“Keep going.”

“You’re on the right track.”

“I’m with you.”

Stating openly that I “hear” God like this does seem nuts, especially when it involves writing a novel. I mean, there are so many more important things going on in the world…people fighting so many bigger battles. But at the same time, a big theme of my story is about how the Lord sees and cares for even the tiny, insignificant little sparrow. But as the scriptures show us time and time again…

…He is big enough to be in the big battles, and still have more than enough left over to be in our little battles, too.

I got the call last Friday that this third re-write has been accepted. Pending the standard editing process, the story I finally finished and submitted a few weeks ago will become my next new novel, slated for publication in 2018.

If you’d seen the other drafts (and thank goodness you won’t), you’d know without a doubt that this story was only possible because of the grace of God.

But isn’t that how it’s supposed to be?

Our faith, our offerings, are but tiny seeds in the hand of a mighty, mighty God.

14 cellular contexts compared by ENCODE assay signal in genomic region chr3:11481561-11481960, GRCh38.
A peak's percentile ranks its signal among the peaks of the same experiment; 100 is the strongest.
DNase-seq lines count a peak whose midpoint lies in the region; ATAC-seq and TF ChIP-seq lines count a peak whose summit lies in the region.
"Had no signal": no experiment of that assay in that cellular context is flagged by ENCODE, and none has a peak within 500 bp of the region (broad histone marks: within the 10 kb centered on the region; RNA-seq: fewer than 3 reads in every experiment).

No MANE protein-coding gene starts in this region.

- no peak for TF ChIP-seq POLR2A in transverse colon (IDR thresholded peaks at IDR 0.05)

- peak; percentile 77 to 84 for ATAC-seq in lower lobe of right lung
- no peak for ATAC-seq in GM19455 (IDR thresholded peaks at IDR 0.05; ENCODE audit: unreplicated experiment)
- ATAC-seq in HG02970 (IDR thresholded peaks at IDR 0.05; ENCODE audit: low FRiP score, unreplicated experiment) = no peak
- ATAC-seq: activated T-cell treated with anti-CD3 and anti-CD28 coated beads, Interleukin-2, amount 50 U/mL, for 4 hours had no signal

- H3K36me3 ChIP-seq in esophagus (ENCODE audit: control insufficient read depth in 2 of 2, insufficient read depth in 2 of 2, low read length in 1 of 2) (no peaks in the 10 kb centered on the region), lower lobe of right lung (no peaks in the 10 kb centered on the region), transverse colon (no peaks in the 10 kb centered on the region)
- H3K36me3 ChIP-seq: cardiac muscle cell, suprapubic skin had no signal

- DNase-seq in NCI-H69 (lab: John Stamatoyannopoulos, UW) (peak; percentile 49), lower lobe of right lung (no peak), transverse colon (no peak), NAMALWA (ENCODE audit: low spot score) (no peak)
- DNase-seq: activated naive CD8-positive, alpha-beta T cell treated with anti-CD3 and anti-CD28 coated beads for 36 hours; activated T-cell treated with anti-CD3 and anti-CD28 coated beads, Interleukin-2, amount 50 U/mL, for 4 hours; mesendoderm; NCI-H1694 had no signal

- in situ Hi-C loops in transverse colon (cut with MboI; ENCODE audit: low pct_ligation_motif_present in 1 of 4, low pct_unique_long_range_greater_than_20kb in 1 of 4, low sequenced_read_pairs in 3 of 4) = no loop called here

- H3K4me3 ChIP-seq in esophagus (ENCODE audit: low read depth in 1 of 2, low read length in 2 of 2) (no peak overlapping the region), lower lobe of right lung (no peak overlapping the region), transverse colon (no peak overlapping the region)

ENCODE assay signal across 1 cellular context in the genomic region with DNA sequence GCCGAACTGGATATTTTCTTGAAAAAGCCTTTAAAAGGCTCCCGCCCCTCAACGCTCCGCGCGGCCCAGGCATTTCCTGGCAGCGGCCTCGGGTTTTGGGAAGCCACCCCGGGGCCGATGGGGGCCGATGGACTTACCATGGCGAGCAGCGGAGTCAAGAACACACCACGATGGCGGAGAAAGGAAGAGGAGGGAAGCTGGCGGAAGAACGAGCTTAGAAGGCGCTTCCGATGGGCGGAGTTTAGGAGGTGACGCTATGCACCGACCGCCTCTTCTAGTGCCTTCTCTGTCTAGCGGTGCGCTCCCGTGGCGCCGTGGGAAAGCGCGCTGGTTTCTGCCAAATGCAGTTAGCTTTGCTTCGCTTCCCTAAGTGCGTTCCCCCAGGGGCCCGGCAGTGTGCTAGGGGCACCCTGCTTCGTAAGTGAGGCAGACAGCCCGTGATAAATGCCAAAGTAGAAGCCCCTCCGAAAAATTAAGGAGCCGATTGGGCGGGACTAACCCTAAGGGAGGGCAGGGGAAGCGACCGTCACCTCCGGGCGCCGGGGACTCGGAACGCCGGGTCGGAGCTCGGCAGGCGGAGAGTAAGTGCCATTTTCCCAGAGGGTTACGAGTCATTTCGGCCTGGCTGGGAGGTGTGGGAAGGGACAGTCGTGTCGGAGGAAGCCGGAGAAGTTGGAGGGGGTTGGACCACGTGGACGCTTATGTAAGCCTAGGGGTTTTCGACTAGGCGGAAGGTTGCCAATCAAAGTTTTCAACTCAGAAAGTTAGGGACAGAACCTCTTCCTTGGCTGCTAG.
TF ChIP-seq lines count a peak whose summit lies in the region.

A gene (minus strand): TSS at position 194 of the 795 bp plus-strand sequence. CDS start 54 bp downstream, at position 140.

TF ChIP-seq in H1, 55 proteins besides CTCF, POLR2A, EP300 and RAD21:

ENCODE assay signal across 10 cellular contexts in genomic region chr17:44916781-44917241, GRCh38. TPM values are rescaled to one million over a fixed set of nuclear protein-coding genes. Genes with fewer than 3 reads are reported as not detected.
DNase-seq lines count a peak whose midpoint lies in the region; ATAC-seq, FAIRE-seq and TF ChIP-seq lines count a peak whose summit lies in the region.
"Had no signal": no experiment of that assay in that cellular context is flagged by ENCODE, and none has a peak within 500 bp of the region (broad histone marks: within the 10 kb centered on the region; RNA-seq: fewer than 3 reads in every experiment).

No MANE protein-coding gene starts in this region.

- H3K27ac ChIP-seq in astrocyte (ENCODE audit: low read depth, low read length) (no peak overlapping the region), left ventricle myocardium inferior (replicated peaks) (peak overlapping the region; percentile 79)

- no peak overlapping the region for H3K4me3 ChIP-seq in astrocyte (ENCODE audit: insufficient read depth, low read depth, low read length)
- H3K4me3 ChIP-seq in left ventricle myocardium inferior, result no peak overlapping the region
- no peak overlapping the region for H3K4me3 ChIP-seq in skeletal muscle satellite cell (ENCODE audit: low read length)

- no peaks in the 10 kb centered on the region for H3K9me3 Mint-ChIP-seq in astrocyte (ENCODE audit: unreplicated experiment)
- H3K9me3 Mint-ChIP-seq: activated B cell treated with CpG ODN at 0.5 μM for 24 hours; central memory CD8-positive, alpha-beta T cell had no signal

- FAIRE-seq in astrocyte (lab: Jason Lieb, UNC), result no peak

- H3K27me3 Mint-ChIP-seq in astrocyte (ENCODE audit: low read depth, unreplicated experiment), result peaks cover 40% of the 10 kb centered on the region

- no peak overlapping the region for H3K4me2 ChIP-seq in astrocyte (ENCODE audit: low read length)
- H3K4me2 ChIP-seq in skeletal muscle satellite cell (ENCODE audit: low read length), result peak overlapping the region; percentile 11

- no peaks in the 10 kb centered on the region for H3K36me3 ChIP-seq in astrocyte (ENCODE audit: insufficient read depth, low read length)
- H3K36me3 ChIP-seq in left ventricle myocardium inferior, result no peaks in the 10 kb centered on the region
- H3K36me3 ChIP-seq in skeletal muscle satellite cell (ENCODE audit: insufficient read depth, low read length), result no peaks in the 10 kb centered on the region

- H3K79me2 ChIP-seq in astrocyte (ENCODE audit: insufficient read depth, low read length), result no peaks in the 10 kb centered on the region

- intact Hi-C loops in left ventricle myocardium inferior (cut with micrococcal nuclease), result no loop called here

He’s the one who grows them and forms them into something bigger and better than we could ever have imagined.

Whatever you’re facing friends, don’t ever think it’s too small or too impossible to take to the Lord in prayer. Don’t ever think He doesn’t see the sparrow of your dream or your worry, or that your toil is in vain. Every delay, every rehash and rewrite and do-over of this manuscript, and every manuscript I’ve ever written has been for a reason, whether to hone me, or to hone my work.

In the meantime, stay tuned to this website and my social media sites for updates about this next novel. I can’t wait to share the hope and these new characters with you!

We have two choices. Which will you make today?